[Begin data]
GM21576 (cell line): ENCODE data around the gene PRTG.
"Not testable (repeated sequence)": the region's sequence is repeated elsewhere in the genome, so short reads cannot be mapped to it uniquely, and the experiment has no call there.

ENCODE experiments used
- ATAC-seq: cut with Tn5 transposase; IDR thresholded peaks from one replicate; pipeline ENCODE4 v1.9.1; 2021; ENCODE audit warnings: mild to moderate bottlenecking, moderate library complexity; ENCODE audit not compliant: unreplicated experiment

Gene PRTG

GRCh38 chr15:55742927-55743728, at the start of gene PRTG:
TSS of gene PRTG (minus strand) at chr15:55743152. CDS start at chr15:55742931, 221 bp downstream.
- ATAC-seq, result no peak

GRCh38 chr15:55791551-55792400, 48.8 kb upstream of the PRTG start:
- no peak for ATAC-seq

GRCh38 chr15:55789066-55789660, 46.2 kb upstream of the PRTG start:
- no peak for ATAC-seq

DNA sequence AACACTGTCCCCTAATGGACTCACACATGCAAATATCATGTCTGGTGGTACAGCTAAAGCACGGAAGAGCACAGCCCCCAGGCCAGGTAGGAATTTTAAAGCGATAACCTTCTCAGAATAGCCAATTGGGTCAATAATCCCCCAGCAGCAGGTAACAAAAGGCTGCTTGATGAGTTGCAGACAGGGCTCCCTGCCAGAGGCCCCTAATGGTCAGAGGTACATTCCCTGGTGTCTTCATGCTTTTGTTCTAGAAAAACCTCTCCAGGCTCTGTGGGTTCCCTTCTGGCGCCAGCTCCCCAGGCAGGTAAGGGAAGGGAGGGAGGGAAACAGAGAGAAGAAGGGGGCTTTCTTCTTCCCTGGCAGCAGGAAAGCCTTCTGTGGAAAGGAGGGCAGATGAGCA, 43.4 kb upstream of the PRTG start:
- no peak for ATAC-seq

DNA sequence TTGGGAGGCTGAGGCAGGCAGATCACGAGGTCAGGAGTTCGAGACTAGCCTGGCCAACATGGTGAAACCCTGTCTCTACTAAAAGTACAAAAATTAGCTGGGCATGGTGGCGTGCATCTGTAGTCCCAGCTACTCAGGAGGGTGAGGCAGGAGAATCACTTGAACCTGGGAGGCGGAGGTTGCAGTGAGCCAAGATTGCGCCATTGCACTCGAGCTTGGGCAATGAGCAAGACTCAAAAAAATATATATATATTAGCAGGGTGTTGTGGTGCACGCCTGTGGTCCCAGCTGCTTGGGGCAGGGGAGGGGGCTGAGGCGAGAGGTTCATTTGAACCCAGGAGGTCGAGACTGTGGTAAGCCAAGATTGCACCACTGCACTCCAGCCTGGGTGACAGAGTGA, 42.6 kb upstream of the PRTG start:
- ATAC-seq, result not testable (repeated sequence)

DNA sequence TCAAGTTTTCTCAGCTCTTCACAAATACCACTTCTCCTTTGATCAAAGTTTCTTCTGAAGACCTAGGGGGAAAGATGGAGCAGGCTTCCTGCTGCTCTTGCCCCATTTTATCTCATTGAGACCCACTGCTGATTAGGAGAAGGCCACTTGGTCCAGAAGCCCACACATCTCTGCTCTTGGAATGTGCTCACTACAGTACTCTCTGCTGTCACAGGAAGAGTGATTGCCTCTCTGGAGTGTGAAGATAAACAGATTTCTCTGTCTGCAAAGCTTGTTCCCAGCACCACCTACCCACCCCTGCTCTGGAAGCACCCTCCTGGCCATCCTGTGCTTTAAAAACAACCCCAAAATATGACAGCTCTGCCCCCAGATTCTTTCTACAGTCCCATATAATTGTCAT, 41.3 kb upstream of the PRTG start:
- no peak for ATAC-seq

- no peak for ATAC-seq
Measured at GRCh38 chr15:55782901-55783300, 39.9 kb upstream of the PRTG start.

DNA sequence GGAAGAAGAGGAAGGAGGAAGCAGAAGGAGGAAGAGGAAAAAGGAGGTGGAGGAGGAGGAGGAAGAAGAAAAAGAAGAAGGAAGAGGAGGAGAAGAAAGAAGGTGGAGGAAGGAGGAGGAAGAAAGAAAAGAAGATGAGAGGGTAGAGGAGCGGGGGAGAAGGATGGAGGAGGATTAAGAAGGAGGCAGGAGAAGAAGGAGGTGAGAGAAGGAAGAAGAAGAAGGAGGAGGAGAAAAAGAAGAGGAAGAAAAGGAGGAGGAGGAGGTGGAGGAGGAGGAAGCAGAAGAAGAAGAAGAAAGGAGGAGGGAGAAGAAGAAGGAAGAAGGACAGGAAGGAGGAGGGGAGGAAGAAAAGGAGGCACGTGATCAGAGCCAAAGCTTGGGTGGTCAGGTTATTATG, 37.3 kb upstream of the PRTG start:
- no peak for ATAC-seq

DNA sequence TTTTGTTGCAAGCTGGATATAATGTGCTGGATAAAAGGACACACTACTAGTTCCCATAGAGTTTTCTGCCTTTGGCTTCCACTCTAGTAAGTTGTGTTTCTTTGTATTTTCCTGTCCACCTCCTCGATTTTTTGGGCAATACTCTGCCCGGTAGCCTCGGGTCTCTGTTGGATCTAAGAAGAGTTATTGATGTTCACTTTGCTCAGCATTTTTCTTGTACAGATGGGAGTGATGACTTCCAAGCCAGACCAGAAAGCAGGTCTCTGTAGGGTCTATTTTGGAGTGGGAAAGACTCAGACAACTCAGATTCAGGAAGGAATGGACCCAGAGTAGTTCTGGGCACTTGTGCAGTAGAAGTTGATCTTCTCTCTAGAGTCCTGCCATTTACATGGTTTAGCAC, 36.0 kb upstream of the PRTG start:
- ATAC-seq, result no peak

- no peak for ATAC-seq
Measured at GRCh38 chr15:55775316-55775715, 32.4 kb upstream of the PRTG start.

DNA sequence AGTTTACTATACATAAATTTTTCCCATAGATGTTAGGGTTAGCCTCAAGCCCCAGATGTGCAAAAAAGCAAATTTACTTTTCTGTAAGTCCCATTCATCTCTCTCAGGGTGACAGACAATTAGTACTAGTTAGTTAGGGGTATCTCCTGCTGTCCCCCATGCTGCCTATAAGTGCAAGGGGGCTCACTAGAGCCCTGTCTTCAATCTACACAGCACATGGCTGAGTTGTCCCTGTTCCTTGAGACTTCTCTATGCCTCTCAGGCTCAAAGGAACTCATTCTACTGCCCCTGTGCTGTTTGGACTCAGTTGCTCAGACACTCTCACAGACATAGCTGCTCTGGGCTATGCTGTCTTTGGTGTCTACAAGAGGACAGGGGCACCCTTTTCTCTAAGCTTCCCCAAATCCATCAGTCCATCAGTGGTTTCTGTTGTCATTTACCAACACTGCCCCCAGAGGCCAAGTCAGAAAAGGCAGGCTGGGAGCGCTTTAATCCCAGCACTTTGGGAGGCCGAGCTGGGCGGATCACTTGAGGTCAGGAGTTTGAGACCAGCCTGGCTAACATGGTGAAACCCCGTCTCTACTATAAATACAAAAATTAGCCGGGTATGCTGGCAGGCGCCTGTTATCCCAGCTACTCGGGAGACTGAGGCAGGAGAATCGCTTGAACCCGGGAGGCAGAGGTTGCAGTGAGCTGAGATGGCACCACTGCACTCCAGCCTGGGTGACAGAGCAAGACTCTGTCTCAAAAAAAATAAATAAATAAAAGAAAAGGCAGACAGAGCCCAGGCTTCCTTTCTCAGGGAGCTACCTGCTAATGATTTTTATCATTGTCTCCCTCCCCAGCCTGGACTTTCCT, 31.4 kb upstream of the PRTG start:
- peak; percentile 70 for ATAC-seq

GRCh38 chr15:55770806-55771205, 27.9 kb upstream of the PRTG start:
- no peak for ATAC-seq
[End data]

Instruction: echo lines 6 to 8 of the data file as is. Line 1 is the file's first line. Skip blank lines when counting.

GRCh38 chr15:55742927-55743728, at the start of gene PRTG:
TSS of gene PRTG (minus strand) at chr15:55743152. CDS start at chr15:55742931, 221 bp downstream.
- ATAC-seq, result no peak